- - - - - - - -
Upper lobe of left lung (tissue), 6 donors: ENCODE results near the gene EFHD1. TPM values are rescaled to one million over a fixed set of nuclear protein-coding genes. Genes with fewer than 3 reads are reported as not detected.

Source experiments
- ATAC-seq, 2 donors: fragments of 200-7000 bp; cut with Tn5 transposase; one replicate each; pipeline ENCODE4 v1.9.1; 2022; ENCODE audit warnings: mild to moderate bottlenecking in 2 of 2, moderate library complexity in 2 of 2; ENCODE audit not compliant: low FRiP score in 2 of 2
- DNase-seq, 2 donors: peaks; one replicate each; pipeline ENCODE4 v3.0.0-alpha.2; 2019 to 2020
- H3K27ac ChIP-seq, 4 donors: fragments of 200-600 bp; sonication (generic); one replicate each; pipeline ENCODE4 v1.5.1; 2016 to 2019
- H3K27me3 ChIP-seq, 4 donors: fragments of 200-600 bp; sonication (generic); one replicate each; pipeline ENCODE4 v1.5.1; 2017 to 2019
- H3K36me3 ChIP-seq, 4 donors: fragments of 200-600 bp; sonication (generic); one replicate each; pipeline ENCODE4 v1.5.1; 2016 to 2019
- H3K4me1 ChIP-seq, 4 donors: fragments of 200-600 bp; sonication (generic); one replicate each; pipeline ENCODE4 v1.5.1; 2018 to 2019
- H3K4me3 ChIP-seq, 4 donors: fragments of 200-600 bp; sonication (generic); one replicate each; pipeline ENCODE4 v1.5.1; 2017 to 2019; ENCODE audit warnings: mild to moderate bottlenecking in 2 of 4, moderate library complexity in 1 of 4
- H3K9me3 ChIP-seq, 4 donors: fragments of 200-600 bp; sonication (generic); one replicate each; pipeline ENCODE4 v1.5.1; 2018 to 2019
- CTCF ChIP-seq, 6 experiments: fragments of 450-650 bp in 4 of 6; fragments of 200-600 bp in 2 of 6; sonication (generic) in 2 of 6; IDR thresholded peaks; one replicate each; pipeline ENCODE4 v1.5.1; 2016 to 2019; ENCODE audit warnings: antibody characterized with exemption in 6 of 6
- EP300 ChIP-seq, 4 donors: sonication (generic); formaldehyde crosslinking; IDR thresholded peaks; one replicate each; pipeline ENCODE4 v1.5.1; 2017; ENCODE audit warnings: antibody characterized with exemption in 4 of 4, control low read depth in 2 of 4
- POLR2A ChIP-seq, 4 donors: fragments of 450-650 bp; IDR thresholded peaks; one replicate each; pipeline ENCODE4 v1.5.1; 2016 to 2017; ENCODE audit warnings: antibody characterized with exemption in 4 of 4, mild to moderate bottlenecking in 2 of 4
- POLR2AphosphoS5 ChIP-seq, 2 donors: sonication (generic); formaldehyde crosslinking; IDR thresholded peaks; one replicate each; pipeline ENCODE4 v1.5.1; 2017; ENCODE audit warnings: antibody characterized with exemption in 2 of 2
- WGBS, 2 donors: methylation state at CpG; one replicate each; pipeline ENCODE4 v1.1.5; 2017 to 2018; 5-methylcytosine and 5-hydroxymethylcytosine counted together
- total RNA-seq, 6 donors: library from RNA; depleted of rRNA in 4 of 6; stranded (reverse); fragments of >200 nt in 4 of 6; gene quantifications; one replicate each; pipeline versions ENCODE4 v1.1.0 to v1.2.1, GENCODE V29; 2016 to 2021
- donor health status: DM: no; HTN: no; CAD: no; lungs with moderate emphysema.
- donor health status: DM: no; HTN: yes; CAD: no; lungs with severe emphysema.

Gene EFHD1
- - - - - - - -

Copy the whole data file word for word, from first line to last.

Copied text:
Upper lobe of left lung (tissue), 6 donors: ENCODE results near the gene EFHD1. TPM values are rescaled to one million over a fixed set of nuclear protein-coding genes. Genes with fewer than 3 reads are reported as not detected.

Source experiments
- ATAC-seq, 2 donors: fragments of 200-7000 bp; cut with Tn5 transposase; one replicate each; pipeline ENCODE4 v1.9.1; 2022; ENCODE audit warnings: mild to moderate bottlenecking in 2 of 2, moderate library complexity in 2 of 2; ENCODE audit not compliant: low FRiP score in 2 of 2
- DNase-seq, 2 donors: peaks; one replicate each; pipeline ENCODE4 v3.0.0-alpha.2; 2019 to 2020
- H3K27ac ChIP-seq, 4 donors: fragments of 200-600 bp; sonication (generic); one replicate each; pipeline ENCODE4 v1.5.1; 2016 to 2019
- H3K27me3 ChIP-seq, 4 donors: fragments of 200-600 bp; sonication (generic); one replicate each; pipeline ENCODE4 v1.5.1; 2017 to 2019
- H3K36me3 ChIP-seq, 4 donors: fragments of 200-600 bp; sonication (generic); one replicate each; pipeline ENCODE4 v1.5.1; 2016 to 2019
- H3K4me1 ChIP-seq, 4 donors: fragments of 200-600 bp; sonication (generic); one replicate each; pipeline ENCODE4 v1.5.1; 2018 to 2019
- H3K4me3 ChIP-seq, 4 donors: fragments of 200-600 bp; sonication (generic); one replicate each; pipeline ENCODE4 v1.5.1; 2017 to 2019; ENCODE audit warnings: mild to moderate bottlenecking in 2 of 4, moderate library complexity in 1 of 4
- H3K9me3 ChIP-seq, 4 donors: fragments of 200-600 bp; sonication (generic); one replicate each; pipeline ENCODE4 v1.5.1; 2018 to 2019
- CTCF ChIP-seq, 6 experiments: fragments of 450-650 bp in 4 of 6; fragments of 200-600 bp in 2 of 6; sonication (generic) in 2 of 6; IDR thresholded peaks; one replicate each; pipeline ENCODE4 v1.5.1; 2016 to 2019; ENCODE audit warnings: antibody characterized with exemption in 6 of 6
- EP300 ChIP-seq, 4 donors: sonication (generic); formaldehyde crosslinking; IDR thresholded peaks; one replicate each; pipeline ENCODE4 v1.5.1; 2017; ENCODE audit warnings: antibody characterized with exemption in 4 of 4, control low read depth in 2 of 4
- POLR2A ChIP-seq, 4 donors: fragments of 450-650 bp; IDR thresholded peaks; one replicate each; pipeline ENCODE4 v1.5.1; 2016 to 2017; ENCODE audit warnings: antibody characterized with exemption in 4 of 4, mild to moderate bottlenecking in 2 of 4
- POLR2AphosphoS5 ChIP-seq, 2 donors: sonication (generic); formaldehyde crosslinking; IDR thresholded peaks; one replicate each; pipeline ENCODE4 v1.5.1; 2017; ENCODE audit warnings: antibody characterized with exemption in 2 of 2
- WGBS, 2 donors: methylation state at CpG; one replicate each; pipeline ENCODE4 v1.1.5; 2017 to 2018; 5-methylcytosine and 5-hydroxymethylcytosine counted together
- total RNA-seq, 6 donors: library from RNA; depleted of rRNA in 4 of 6; stranded (reverse); fragments of >200 nt in 4 of 6; gene quantifications; one replicate each; pipeline versions ENCODE4 v1.1.0 to v1.2.1, GENCODE V29; 2016 to 2021
- donor health status: DM: no; HTN: no; CAD: no; lungs with moderate emphysema.
- donor health status: DM: no; HTN: yes; CAD: no; lungs with severe emphysema.

Gene EFHD1